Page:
of Charlie Huston has had me in thrall this weekend: I've just read the first two volumes of the Henry Thompson trilogy, Caught Stealing and Six Bad Things, and they are wonderfully good. Very, very high body-count wholly justified (in my opinion) by the way the violence seems real--just because we like someone doesn't mean he/she isn't going to get unpleasantly killed in the next scene or two.
This is noir taken just about as far as it can go while still remaining stylish rather than absolutely existentially bleak; the thing that makes it work is the beauty of the writing, Huston is an absolutely angelic sentence-writer & the voice of the main character (who narrates the books) is unbelievably well realized, with a light touch that makes the painfulness of the whole business much more striking. Huston's got a great way with dialogue, too.
Here and there, I found myself questioning the plausibility of the books' set-ups (I have never met a cat, for instance, who was nearly so ready to get into a bag as the one that accompanies Hank for all of the first novel & the first part of the second one--really that cat would have been lost to him early on, though of course it is very enjoyable that he's around for all those scenes), but the whole thing gets more and more effective as we go along; the second half of the second one is spectacularly good, I have just read it on the edge of my seat (cliche, cliche--but really I did mean to try and go to bed early for once but I couldn't stop until I got to the end) and am already scheming as to who will send me an advance copy of the final volume of the trilogy, A Dangerous Man, which will be published in September.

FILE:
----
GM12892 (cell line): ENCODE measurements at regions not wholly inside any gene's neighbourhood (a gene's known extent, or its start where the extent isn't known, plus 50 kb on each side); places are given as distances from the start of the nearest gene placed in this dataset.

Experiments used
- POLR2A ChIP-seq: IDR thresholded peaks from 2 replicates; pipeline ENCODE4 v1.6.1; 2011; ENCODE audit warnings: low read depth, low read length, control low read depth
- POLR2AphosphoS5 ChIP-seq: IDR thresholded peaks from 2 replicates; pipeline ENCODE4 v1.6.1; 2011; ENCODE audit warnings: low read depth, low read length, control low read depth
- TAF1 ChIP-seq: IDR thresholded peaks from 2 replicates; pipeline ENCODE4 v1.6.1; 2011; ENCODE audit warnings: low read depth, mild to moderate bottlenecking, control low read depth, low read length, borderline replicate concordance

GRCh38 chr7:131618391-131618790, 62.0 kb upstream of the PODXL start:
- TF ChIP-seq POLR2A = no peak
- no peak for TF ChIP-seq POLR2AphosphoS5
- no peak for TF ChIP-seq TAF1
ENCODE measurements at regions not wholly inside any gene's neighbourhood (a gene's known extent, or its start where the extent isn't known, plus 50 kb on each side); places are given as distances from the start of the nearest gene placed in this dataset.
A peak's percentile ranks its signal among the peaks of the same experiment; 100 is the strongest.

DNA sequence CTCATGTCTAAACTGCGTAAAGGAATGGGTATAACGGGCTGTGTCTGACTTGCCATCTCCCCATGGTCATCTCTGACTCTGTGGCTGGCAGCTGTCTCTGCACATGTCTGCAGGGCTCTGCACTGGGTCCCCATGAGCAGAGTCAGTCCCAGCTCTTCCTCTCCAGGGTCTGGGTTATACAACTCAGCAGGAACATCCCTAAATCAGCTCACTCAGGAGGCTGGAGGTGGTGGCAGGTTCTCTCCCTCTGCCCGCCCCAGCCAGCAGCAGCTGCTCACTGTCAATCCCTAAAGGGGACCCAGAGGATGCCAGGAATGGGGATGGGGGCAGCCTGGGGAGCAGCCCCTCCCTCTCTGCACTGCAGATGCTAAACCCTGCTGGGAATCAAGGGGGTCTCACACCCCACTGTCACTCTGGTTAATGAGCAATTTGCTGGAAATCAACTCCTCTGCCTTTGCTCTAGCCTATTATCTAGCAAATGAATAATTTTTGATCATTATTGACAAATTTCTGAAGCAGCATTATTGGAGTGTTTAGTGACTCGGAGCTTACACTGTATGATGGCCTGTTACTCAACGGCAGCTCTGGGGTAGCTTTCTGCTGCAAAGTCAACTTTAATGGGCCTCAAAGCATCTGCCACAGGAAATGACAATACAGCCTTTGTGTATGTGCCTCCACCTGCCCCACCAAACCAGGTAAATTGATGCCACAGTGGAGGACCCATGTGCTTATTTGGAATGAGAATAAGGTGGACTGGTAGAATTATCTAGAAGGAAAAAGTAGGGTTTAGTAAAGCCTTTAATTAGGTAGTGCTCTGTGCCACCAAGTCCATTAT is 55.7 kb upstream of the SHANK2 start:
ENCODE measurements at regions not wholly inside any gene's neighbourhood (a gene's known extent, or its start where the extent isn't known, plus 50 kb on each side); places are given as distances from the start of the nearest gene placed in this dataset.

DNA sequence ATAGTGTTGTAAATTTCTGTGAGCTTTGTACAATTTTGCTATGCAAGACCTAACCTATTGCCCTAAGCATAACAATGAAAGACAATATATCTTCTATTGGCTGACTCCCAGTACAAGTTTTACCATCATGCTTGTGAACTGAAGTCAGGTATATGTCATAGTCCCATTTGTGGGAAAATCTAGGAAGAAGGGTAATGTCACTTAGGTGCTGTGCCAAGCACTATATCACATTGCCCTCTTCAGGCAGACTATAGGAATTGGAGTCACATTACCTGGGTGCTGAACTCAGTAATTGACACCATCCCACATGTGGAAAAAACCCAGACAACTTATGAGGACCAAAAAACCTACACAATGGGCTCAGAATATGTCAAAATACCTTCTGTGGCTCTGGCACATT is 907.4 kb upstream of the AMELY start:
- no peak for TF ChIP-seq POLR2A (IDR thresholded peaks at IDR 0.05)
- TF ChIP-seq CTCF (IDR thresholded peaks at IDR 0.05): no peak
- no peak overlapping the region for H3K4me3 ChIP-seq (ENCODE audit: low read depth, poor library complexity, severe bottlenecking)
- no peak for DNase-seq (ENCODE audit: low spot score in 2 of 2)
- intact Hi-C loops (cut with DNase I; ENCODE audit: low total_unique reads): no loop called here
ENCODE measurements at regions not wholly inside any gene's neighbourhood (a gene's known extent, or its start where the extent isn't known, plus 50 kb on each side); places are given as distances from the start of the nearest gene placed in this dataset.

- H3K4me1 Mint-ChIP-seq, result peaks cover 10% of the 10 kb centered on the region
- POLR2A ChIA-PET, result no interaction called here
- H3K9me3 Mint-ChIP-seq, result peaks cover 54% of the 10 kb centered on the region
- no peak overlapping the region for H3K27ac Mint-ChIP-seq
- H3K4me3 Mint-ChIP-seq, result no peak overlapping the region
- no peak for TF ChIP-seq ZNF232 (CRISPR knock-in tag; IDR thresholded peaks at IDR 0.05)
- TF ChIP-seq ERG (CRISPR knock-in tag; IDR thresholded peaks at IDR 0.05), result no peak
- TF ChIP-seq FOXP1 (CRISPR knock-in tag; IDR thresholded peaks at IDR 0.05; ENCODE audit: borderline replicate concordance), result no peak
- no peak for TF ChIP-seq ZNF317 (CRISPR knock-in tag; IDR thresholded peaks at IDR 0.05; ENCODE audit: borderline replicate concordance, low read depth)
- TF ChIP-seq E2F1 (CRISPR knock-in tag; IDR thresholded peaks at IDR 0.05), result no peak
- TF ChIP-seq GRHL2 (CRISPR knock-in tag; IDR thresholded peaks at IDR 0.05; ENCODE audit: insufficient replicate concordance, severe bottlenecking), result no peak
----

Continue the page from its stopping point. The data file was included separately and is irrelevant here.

(Despite their excellence, these books haven't displaced from my heart my most-favorite introduction to Huston's writing, the vampire-zombie-alternate-Manhattan noir Already Dead--here's me in the grip of it this past fall, I remember hearing about it some months before it was published & just being consumed with longing for it, I could not rest until it was in my hands because of my conviction that it must be the perfect book. And it was.)